However, Lia suggested we try the food carts which literally line an entire square block and learned that these “food cart colonies” are clustered all around town. What a concept – like a mobile food court! I sampled falafel and Eileen chose Mexican food, which we took to the park nearby. For dinner, we made reservations at Andina, a Peruvian restaurant close by our hotel that my friend Kathy loved. Considering that Kathy is a foodie in every sense of the word, I always trust her restaurant recommendations. Again, the restaurants suggested in newspapers didn’t strike my fancy as much as great Peruvian ethnic food!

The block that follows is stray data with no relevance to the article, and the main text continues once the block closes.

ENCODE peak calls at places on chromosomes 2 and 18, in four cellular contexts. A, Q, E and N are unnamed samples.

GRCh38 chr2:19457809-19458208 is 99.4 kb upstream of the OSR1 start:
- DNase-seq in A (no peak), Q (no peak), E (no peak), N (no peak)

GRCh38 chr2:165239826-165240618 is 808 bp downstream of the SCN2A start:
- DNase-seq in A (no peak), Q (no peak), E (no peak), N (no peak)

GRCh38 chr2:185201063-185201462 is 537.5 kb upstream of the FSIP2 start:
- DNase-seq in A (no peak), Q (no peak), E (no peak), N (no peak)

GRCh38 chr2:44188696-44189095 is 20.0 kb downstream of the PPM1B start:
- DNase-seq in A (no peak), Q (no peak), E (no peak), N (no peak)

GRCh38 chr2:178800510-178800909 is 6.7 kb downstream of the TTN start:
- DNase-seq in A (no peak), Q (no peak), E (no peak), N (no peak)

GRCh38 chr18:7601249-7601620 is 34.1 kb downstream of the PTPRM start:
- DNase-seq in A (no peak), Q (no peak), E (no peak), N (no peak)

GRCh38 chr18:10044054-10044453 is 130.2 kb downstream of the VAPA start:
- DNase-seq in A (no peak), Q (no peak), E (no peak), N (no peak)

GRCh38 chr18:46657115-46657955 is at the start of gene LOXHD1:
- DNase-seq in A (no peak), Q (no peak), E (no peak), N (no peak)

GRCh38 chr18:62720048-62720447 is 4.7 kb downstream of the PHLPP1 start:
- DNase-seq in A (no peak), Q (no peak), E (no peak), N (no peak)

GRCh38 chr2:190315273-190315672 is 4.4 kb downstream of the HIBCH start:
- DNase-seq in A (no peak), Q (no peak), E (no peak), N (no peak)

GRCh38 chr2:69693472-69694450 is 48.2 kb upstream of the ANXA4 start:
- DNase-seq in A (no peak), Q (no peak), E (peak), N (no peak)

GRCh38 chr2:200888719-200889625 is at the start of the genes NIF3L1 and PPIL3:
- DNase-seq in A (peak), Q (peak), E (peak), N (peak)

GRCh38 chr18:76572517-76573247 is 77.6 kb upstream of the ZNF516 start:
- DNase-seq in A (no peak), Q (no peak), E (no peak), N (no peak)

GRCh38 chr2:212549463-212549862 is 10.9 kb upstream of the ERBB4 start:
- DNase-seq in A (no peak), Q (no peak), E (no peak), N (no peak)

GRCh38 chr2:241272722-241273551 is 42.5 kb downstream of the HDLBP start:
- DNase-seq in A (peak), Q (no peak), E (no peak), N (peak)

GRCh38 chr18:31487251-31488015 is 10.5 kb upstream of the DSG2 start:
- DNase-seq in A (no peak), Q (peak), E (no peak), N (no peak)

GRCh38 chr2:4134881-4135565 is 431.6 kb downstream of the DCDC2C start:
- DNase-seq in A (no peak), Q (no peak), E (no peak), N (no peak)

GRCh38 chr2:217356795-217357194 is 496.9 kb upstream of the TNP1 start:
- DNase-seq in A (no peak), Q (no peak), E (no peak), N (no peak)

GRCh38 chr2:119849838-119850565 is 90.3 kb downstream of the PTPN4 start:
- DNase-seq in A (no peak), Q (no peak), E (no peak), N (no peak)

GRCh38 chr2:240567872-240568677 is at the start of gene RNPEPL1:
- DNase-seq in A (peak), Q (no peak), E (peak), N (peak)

We took a short taxi ride to Andina and spent two hours sampling six various Peruvian tapas. The menu was peppered with several quinoa dishes, breads, salads, and desserts. I was happy to discover a number of dishes featuring passion fruit including a delicious salad called Ensalada Verde Peruana – greens topped with hearts of palm, cotija cheese and asparagus drizzled with a passion fruit salad dressing that was so good I asked about how to prepare it. Our server informed me that the chef used about 20 various ingredients for this dressing! (No, I did not get the recipe.) My favorite tapas was composed of thinly sliced red and golden beets flanked on one side with a ribbon of tasty, green vegetable puree and on the other with shaved, sesame scented, pickled vegetables. By the end of the meal we were tired and gave up plans to listen to jazz, returning to our hotel by taxi.